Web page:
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Julia Van Kralingen, grade 8 of Waldorf Academy chose to build an urban tree-house, live music, cafe, and hotel venue. When deciding on the program or function of her ,'thesis,' project, Julia commented that there weren't enough interesting places to stay in Toronto, and that one thing the waterfront could use more of, was live music. Noting that there wasn't much space left to build on the ground and very few places where one could have an excellent view of the water, Julia elected to go Up, providing users with an interesting and new perspective of the waterfront. With one (reinforced) tree as the structure's base, Julia chose to continue the language of 'tree-ness' by supporting the hotel rooms with steel posts, all of which are connected by a series of bridges. (Sonja Millermaier/Sonja Millermaier)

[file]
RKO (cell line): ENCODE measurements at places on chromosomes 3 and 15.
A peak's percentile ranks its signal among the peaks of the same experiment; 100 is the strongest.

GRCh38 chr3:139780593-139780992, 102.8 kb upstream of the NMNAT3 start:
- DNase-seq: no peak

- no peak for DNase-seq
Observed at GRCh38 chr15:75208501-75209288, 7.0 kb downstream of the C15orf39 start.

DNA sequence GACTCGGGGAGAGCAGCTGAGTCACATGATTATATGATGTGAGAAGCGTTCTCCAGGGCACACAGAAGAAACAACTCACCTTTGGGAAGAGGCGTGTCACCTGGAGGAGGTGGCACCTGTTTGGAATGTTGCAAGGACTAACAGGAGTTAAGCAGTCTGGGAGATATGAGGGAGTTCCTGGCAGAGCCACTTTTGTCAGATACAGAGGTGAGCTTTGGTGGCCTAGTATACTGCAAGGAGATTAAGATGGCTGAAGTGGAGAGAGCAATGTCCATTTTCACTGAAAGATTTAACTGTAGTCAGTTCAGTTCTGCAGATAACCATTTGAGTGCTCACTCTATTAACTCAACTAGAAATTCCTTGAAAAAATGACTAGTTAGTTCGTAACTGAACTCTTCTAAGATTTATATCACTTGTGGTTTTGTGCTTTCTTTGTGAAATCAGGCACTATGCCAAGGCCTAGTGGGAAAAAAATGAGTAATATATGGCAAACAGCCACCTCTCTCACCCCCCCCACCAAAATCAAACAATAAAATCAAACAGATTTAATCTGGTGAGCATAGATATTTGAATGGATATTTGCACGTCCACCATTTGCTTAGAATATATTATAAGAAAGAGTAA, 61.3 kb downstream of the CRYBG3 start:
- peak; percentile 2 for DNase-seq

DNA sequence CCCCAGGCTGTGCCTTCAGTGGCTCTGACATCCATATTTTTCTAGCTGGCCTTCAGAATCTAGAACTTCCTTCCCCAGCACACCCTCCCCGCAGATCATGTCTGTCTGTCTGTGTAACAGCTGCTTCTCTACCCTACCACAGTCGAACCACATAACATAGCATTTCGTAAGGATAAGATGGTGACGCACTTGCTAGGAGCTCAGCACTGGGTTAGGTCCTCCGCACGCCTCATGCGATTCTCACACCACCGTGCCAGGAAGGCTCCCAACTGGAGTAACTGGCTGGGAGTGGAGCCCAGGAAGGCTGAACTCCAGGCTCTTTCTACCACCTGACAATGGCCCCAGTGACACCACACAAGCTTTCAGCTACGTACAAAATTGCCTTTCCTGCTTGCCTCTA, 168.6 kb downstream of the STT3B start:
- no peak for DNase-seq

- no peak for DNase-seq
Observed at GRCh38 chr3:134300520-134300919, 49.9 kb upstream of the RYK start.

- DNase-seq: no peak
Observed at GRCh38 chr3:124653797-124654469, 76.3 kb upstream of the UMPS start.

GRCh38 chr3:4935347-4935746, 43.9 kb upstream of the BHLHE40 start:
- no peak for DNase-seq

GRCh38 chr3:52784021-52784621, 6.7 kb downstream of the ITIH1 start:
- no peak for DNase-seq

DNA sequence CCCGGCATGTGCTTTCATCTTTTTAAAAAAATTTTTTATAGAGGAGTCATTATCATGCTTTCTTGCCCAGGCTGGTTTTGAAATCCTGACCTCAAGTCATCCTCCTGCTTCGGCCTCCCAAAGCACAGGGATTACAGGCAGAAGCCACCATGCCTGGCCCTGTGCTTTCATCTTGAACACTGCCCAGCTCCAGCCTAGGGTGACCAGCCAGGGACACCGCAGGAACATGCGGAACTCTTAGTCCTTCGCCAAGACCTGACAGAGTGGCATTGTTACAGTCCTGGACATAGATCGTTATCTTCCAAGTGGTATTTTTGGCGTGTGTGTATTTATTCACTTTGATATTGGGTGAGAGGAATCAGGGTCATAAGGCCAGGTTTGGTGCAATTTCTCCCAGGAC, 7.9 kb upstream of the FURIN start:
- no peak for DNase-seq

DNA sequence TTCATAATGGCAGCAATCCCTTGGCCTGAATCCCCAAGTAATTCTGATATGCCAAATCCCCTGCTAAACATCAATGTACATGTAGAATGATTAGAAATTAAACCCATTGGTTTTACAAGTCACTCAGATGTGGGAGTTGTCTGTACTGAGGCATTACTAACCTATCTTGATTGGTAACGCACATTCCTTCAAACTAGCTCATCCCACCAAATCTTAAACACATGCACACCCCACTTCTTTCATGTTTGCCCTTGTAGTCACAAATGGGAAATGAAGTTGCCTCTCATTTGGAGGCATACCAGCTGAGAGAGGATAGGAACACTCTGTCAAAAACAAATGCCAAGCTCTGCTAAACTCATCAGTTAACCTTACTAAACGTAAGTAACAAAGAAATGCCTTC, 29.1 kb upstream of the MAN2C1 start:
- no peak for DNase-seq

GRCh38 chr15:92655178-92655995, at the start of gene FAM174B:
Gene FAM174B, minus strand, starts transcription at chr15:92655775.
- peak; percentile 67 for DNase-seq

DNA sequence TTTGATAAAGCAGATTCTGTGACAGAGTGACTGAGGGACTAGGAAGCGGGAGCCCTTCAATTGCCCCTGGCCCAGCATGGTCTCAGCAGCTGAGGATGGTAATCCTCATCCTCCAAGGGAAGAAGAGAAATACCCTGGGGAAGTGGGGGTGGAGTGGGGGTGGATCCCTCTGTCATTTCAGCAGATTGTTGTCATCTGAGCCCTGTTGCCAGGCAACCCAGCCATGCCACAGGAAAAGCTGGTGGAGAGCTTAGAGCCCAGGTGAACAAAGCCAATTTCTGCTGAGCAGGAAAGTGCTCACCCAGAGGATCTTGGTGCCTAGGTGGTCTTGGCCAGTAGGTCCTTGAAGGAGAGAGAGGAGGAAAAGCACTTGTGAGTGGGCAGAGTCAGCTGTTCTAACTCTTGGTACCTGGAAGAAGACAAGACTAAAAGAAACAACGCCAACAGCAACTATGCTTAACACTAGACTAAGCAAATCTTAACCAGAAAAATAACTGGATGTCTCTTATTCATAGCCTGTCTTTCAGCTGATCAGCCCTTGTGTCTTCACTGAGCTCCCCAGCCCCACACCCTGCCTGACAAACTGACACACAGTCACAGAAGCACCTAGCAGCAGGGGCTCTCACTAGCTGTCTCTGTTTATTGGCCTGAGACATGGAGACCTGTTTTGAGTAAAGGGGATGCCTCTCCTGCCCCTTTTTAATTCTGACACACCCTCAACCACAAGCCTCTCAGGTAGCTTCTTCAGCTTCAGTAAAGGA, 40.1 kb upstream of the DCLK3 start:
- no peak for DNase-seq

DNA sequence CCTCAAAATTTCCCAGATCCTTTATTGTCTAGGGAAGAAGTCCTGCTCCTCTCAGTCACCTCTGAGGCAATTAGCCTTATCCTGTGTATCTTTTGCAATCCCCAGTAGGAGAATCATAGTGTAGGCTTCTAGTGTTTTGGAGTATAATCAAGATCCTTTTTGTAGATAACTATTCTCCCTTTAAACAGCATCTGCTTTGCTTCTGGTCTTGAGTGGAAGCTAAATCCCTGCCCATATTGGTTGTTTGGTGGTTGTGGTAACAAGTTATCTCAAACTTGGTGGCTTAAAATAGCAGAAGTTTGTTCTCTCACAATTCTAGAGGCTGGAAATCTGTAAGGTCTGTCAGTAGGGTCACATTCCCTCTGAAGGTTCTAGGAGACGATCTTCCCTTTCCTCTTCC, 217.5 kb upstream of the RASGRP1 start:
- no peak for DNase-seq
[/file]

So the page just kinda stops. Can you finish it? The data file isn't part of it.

Julia Van Kralingen, grade 8 of Waldorf Academy chose to build an urban tree-house, live music, cafe, and hotel venue. When deciding on the program or function of her ,'thesis,' project, Julia commented that there weren't enough interesting places to stay in Toronto, and that one thing the waterfront could use more of, was live music. Noting that there wasn't much space left to build on the ground and very few places where one could have an excellent view of the water, Julia elected to go Up, providing users with an interesting and new perspective of the waterfront. With one (reinforced) tree as the structure's base, Julia chose to continue the language of 'tree-ness' by supporting the hotel rooms with steel posts, all of which are connected by a series of bridges. (Sonja Millermaier/Sonja Millermaier)

A summer camp for Toronto's budding builders Add to ...